If you’ve got high school- or college-age offspring in your household, it would be of great benefit to them—and to you—to run them through Jump$tart’s Reality Check, which you can find under the Resources tab. It’s a short questionnaire that will tell you how much you would have to make per hour to support the lifestyle desired without going into debt. It’s a real eye-opener.
I have some informal personal experience here. I’m currently volunteering with a terrific, local (to me) organization called 10 Books A Home (10booksahome.org). I have an hour-long tutoring session each week with a preschool child from an underprivileged family that does not speak English at home. We read, play, and converse in English, and I often throw in money-related items. My learner’s mother told me recently that her child is looking at prices at the grocery store and suggesting less-expensive items. There may be a way you can help promote literacy in your neighborhood.
PRODIGIO/TRADEMONSTER: Earlier this month, tradeMonster (trademonster.com) announced that it has partnered with mPower, publisher of Prodigio, an analytical platform that allows you to back-test a trading system. We raved about Prodigio when it was introduced by thinkorswim (thinkorswim.com) several years ago. But when TD Ameritrade bought thinkorswim, Prodigio wasn’t folded in, and it initially planned a partnership with OptionsHouse. That agreement has since dissolved.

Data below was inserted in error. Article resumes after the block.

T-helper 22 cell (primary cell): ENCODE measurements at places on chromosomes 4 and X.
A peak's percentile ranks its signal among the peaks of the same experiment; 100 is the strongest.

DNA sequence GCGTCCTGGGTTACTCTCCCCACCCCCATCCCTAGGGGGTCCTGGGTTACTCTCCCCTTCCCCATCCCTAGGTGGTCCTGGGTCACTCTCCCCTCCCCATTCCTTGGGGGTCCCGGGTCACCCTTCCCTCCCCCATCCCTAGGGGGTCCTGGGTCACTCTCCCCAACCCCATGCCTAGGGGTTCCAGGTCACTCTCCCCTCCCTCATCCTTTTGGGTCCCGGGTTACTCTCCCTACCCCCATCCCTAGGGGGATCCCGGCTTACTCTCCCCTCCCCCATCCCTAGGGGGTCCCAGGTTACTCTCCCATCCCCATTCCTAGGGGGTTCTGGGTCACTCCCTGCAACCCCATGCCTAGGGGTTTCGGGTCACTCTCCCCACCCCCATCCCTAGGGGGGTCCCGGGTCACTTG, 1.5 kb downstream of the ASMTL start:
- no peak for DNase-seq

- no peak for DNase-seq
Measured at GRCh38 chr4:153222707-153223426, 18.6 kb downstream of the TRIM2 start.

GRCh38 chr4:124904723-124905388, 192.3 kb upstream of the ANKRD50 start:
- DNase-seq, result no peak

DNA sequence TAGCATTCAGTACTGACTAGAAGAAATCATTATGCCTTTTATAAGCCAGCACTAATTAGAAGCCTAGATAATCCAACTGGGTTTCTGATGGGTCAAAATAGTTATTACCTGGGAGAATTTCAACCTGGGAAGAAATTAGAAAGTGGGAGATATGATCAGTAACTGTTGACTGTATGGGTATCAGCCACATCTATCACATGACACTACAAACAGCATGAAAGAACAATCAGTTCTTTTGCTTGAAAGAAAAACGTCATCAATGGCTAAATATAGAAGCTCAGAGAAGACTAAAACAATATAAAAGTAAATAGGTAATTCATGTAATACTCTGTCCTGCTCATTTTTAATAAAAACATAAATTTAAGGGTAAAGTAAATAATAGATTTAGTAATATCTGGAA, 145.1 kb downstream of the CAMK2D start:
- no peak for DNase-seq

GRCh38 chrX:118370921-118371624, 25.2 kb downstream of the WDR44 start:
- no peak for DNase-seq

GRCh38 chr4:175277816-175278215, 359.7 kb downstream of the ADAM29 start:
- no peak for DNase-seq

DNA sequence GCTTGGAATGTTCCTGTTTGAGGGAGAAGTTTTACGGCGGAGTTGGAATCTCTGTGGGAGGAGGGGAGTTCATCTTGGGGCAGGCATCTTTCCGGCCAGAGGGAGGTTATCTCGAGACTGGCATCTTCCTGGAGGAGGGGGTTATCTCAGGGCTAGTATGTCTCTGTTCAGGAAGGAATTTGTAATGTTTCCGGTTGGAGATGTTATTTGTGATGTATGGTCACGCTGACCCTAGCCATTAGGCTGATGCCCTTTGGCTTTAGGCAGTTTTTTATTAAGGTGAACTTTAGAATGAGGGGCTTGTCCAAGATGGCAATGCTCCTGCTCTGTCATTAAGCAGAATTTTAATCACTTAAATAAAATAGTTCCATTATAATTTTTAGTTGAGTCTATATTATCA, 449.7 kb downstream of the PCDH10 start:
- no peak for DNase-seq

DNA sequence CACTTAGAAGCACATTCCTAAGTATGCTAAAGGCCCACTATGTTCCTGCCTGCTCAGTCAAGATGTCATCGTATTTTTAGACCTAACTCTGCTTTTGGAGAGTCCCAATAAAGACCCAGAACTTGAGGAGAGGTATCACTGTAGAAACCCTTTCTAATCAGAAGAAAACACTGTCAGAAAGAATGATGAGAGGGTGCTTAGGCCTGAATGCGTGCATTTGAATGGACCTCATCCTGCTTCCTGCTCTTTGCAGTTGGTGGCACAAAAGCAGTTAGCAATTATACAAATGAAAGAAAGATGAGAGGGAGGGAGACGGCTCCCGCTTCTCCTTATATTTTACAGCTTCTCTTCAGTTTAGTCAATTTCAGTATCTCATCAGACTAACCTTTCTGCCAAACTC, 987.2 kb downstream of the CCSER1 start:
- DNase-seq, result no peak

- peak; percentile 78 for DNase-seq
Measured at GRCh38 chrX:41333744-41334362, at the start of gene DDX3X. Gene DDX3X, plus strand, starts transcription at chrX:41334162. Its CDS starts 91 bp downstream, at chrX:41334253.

Among Prodigio’s features are strategy back-testing, pivot studies, pairs-trading functionality, and a complete charting package. You set up a strategy scan using drag-and-drop technology. Prodigio is capable of helping a trader develop and test strategies, and then set them up to automatically trade for you. Anyone putting Prodigio to use needs a very high level of financial literacy.
Published in Barron’s, October 21, 2013.
Saturday, October 12, 2013
Nearly Limitless Options at TradeStation
The online broker introduces a new platform that allows subscribers to access its options trading system directly, bypassing the Web browser.
TradeStation, a sophisticated online broker appealing to the kinds of frequent traders who enjoy building their own high-powered systems utilizing lots of technical and fundamental analysis, has expanded its options capabilities. The interesting new platform is downloaded onto your computer, letting you access TradeStation’s options trading system directly and bypassing your Web browser.